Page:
The Boards previously decided that the recognition of lease-related expenses by a lessee and the accounting applied by a lessor would depend on whether a lessee is expected to consume more than an insignificant portion of the economic benefits embedded in the underlying asset. The Boards proposed that this classification principle is applied differently depending on whether the underlying asset is a lease of property or a lease of an asset other than property. Because the lease classification guidance is different depending on whether the underlying asset is property, some have questioned how an entity would determine whether the underlying asset is property when the underlying asset within one component contains both property and non-property elements. The staff highlighted two possible ways to address this issue. The first would be to include guidance stating that an entity would determine the nature of the underlying asset on the basis of the nature of the primary asset in the component. The primary asset would be the predominant asset for which the lessee has contracted for the right to use. The second approach to addressing the issue would be to include guidance stating that a lease component is regarded as a property lease for classification purposes if that component includes any property element. The staff recommended the first approach; believing it to be relatively straight-forward to apply and should result in conclusions that follow the nature of most leases.

Board members expressed general support with the staff recommendation. However, a couple of Board member did express reservations regarding an example included in the staff paper. In that example, pertaining to a lease of space on a telecommunications tower, the staff concluded the lease was a non-property lease in applying the first approach above. These Board members saw the lease of space on a telecommunications tower as a property lease (not unlike the lease of a floor of a building). A similar issue is currently being considered by the IFRS Interpretations Committee. The staff noted their assessment was based on assumptions regarding the useful life of the asset – leading to a conclusion that the lessee is expected to consume more than an insignificant portion of the economic benefits embedded in the underlying asset during the lease term. However, this assumption was not specifically discussed in the staff paper. The staff acknowledged that the inclusion of illustrative examples in the revised exposure draft would require additional details regarding assumptions applied.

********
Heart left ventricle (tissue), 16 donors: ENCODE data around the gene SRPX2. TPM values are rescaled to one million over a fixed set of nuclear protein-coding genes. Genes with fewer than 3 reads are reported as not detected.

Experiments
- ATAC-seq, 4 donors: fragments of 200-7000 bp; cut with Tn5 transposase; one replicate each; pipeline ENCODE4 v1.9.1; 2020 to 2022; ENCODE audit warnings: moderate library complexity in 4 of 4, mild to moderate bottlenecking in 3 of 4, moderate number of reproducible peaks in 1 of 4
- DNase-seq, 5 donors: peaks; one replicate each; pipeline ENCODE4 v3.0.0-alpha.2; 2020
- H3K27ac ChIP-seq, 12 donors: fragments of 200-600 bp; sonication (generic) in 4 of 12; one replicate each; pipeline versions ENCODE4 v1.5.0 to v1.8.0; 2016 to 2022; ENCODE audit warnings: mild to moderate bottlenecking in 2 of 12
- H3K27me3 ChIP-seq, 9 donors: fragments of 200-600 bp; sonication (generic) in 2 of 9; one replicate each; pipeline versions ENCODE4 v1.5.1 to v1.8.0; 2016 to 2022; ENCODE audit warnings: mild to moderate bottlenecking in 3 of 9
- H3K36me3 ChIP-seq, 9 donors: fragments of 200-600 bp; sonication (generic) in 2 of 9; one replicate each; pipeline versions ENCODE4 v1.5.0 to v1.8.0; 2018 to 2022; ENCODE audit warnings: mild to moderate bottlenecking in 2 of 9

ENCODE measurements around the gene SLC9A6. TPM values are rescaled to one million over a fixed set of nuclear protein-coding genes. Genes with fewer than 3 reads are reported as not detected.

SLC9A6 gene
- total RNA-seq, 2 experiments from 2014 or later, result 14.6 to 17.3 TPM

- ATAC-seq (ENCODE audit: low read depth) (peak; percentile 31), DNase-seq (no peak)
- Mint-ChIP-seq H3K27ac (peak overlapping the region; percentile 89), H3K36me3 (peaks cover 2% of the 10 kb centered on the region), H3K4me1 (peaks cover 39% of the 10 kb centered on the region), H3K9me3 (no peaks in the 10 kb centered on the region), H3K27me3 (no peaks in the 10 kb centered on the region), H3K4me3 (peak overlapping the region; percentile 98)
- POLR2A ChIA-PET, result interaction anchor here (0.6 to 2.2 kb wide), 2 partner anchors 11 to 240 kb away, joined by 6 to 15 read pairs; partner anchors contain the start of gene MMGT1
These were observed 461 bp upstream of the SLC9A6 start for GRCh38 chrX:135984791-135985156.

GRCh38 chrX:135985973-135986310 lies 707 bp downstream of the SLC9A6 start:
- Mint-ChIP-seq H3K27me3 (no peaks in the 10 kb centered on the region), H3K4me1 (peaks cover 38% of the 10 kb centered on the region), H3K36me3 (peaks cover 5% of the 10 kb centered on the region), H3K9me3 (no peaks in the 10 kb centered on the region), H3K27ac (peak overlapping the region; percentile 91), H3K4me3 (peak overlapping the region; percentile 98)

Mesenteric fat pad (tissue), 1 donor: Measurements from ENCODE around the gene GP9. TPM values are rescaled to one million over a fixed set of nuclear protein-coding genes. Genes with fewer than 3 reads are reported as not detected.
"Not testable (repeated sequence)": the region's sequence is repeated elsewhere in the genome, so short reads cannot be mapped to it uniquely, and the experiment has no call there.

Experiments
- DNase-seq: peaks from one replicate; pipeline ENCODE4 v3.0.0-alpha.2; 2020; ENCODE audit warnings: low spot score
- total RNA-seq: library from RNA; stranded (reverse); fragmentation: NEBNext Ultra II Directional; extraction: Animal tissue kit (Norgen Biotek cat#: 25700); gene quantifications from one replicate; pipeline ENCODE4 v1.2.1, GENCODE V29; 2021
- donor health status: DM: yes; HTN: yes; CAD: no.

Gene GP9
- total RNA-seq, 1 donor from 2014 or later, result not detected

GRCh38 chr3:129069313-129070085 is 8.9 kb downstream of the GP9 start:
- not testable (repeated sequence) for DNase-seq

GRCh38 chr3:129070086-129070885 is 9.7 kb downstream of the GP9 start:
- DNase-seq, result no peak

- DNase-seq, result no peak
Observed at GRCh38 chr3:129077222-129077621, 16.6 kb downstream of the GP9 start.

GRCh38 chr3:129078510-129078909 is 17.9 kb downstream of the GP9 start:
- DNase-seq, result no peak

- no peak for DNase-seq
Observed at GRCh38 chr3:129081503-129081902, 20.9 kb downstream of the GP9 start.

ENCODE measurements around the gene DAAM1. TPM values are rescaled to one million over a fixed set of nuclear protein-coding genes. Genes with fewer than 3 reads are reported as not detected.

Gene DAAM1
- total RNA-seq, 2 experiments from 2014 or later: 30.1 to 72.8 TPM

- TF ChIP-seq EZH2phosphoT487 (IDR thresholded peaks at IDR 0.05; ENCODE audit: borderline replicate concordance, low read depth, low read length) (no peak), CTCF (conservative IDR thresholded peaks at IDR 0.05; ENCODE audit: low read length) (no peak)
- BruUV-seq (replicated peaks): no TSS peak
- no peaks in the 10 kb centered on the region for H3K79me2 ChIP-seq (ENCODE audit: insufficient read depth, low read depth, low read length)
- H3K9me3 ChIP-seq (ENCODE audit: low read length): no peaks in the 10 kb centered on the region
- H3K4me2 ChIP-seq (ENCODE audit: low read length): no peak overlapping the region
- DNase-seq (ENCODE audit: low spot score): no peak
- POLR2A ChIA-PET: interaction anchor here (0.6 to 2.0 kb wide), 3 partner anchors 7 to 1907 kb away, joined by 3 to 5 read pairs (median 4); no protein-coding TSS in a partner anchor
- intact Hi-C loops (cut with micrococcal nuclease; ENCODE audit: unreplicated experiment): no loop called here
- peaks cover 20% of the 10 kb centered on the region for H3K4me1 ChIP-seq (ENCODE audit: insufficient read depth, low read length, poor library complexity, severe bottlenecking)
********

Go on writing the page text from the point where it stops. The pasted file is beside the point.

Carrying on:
With little additional feedback, the Boards tentatively supported the recommendation of the staff.

The Boards also discussed whether there should be a requirement to allocate lease payments between the land and building elements of a property lease when classifying that property lease. The staff recommended excluding a requirement in the revised exposure draft to allocate lease payments (i.e., there would be no requirement to split one lease component into land and building elements for classification or accounting purposes). The reasons for this recommendation were simplicity and a belief that there is little benefit from including a requirement to allocate lease payments (since both the land and building elements of most property leases will be classified consistently).

Board members expressed general support with the staff recommendation. However, one IASB member, fearing unintended consequences in treating land and building elements of a property lease as a single property lease, preferred that IFRSs retain the requirement to allocate lease payments between the land and building elements of a property lease when applying the classification requirements. He did propose an exception to this requirement (which is currently present in US GAAP) – that being, a preparer would not be required to allocate lease payments between the land and building elements of a property lease when the fair value of the land is insignificant when compared to the total fair value of the leased property. Little support was expressed by other Board members to this proposal.

With little additional feedback, the Boards tentatively supported the recommendation of the staff.